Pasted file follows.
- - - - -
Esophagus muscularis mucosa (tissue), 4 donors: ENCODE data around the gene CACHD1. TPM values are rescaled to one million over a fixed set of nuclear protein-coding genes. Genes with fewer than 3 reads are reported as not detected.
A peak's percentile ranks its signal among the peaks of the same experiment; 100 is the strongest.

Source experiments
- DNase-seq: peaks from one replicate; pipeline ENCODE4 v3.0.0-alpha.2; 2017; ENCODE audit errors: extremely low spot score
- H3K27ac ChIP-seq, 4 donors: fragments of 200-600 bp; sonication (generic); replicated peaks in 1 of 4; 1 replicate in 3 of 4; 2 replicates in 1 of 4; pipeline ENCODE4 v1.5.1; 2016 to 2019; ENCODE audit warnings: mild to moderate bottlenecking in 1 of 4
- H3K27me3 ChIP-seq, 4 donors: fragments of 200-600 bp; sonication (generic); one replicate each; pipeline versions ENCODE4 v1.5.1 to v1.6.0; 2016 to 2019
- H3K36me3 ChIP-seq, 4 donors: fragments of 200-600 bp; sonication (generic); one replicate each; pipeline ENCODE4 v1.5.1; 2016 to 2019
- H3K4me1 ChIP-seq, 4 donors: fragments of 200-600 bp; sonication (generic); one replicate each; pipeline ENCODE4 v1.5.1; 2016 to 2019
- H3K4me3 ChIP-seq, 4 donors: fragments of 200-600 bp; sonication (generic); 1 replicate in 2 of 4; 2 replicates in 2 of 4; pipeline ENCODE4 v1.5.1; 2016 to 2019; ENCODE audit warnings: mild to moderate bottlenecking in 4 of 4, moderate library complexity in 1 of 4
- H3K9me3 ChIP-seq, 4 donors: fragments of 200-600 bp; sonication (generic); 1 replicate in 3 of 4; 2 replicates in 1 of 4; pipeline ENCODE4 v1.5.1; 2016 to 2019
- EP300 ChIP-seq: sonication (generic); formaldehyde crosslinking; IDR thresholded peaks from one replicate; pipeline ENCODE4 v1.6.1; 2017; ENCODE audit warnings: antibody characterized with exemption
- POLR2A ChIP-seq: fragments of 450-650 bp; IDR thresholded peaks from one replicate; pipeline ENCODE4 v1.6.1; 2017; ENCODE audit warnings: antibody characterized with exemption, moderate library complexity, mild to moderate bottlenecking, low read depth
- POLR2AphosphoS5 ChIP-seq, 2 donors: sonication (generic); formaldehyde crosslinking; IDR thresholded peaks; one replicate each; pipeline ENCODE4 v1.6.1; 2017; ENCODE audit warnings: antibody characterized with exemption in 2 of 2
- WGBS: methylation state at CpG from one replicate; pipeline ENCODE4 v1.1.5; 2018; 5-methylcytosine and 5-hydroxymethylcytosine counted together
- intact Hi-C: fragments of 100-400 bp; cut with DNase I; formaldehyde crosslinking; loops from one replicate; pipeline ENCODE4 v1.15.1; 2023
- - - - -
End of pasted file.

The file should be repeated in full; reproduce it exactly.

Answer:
Esophagus muscularis mucosa (tissue), 4 donors: ENCODE data around the gene CACHD1. TPM values are rescaled to one million over a fixed set of nuclear protein-coding genes. Genes with fewer than 3 reads are reported as not detected.
A peak's percentile ranks its signal among the peaks of the same experiment; 100 is the strongest.

Source experiments
- DNase-seq: peaks from one replicate; pipeline ENCODE4 v3.0.0-alpha.2; 2017; ENCODE audit errors: extremely low spot score
- H3K27ac ChIP-seq, 4 donors: fragments of 200-600 bp; sonication (generic); replicated peaks in 1 of 4; 1 replicate in 3 of 4; 2 replicates in 1 of 4; pipeline ENCODE4 v1.5.1; 2016 to 2019; ENCODE audit warnings: mild to moderate bottlenecking in 1 of 4
- H3K27me3 ChIP-seq, 4 donors: fragments of 200-600 bp; sonication (generic); one replicate each; pipeline versions ENCODE4 v1.5.1 to v1.6.0; 2016 to 2019
- H3K36me3 ChIP-seq, 4 donors: fragments of 200-600 bp; sonication (generic); one replicate each; pipeline ENCODE4 v1.5.1; 2016 to 2019
- H3K4me1 ChIP-seq, 4 donors: fragments of 200-600 bp; sonication (generic); one replicate each; pipeline ENCODE4 v1.5.1; 2016 to 2019
- H3K4me3 ChIP-seq, 4 donors: fragments of 200-600 bp; sonication (generic); 1 replicate in 2 of 4; 2 replicates in 2 of 4; pipeline ENCODE4 v1.5.1; 2016 to 2019; ENCODE audit warnings: mild to moderate bottlenecking in 4 of 4, moderate library complexity in 1 of 4
- H3K9me3 ChIP-seq, 4 donors: fragments of 200-600 bp; sonication (generic); 1 replicate in 3 of 4; 2 replicates in 1 of 4; pipeline ENCODE4 v1.5.1; 2016 to 2019
- EP300 ChIP-seq: sonication (generic); formaldehyde crosslinking; IDR thresholded peaks from one replicate; pipeline ENCODE4 v1.6.1; 2017; ENCODE audit warnings: antibody characterized with exemption
- POLR2A ChIP-seq: fragments of 450-650 bp; IDR thresholded peaks from one replicate; pipeline ENCODE4 v1.6.1; 2017; ENCODE audit warnings: antibody characterized with exemption, moderate library complexity, mild to moderate bottlenecking, low read depth
- POLR2AphosphoS5 ChIP-seq, 2 donors: sonication (generic); formaldehyde crosslinking; IDR thresholded peaks; one replicate each; pipeline ENCODE4 v1.6.1; 2017; ENCODE audit warnings: antibody characterized with exemption in 2 of 2
- WGBS: methylation state at CpG from one replicate; pipeline ENCODE4 v1.1.5; 2018; 5-methylcytosine and 5-hydroxymethylcytosine counted together
- intact Hi-C: fragments of 100-400 bp; cut with DNase I; formaldehyde crosslinking; loops from one replicate; pipeline ENCODE4 v1.15.1; 2023